La dolce vita: slow living in postmodern culture

Wendy Parkins and Geoff Craig, Murdoch University

Pub Talk

Thursdays at the Fremantle Hotel, corner Cliff & High Streets
Presentations start 6.30pm sharp.

16 May 2002

Abstract

Our presentation will investigate ideas of community and globalisation in relation to two contemporary (and related) phenomena: the rise of the Slow Food/Slow Cities movements; and the proliferation of popular literature on living in Tuscany.

Frances Mayes' best-seller, Under the Tuscan Sun (1996), is probably the most well-known of a recent spate of books - part memoir, travel writing and cookbook - which describe buying, restoring and living in a Tuscan farmhouse as a means of enjoying the good life of conviviality and harmony between nature and culture.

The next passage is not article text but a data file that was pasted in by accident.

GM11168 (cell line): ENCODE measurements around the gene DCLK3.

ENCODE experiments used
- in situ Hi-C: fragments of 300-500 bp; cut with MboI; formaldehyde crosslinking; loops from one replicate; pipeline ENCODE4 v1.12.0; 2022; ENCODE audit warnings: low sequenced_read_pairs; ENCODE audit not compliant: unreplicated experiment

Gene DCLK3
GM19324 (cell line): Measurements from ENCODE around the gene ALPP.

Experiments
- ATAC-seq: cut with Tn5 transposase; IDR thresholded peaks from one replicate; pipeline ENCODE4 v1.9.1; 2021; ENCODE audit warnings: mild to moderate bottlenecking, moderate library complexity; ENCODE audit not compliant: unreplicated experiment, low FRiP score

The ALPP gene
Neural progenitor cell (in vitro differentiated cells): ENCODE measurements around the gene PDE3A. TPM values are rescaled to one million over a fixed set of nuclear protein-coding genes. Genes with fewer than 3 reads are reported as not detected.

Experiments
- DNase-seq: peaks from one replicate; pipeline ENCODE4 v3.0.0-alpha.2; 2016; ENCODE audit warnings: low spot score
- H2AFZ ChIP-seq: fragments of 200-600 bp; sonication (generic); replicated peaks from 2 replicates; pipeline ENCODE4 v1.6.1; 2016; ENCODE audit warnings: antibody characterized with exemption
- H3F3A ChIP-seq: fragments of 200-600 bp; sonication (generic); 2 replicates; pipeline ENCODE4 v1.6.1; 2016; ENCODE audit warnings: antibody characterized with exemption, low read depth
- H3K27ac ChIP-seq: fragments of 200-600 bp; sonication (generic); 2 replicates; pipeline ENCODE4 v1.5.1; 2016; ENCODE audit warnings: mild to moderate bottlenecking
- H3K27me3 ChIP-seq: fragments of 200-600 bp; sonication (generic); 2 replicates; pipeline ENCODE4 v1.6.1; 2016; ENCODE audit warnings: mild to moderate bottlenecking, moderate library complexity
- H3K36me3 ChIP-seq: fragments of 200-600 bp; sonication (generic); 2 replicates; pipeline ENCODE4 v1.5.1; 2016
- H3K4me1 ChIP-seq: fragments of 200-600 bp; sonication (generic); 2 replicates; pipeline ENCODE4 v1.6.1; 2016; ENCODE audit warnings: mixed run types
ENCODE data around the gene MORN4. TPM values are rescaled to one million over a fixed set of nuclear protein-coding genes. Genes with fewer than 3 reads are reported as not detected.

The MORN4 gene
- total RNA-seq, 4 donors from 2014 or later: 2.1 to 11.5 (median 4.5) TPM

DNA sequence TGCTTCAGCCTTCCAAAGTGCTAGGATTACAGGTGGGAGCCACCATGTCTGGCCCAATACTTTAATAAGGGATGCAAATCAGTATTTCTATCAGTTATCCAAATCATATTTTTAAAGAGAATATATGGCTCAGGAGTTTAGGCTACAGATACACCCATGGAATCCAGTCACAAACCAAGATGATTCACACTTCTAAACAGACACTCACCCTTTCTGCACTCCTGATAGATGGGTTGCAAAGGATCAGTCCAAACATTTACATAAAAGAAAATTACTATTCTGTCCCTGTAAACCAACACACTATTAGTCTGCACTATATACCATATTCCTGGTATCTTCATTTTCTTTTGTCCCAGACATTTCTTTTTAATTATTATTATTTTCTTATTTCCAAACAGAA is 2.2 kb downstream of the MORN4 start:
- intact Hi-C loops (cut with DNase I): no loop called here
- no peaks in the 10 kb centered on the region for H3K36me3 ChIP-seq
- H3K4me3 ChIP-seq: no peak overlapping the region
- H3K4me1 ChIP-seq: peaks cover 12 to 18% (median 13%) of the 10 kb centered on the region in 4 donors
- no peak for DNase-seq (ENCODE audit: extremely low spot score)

The Slow Food movement was founded in 1989, a few years after food traditionalists unsuccessfully prevented McDonalds from opening a franchise in Rome. The movement now has over 65,000 members who congregate world-wide in 'convivia' to enjoy, promote and preserve local produce and ways of life. In July 2000, the Slow Cities movement was formed and now has 44 member towns and cities, promoting practices which preserve their civic culture and the serenity of everyday life.

We will consider the ways in which both these cultural phenomena represent a response to the speed and dislocatedness of global culture and articulate a desire for authenticity, locatedness and community.


Pub Talk | 2002

New: 17 April, 2002 | Now: 6 May, 2015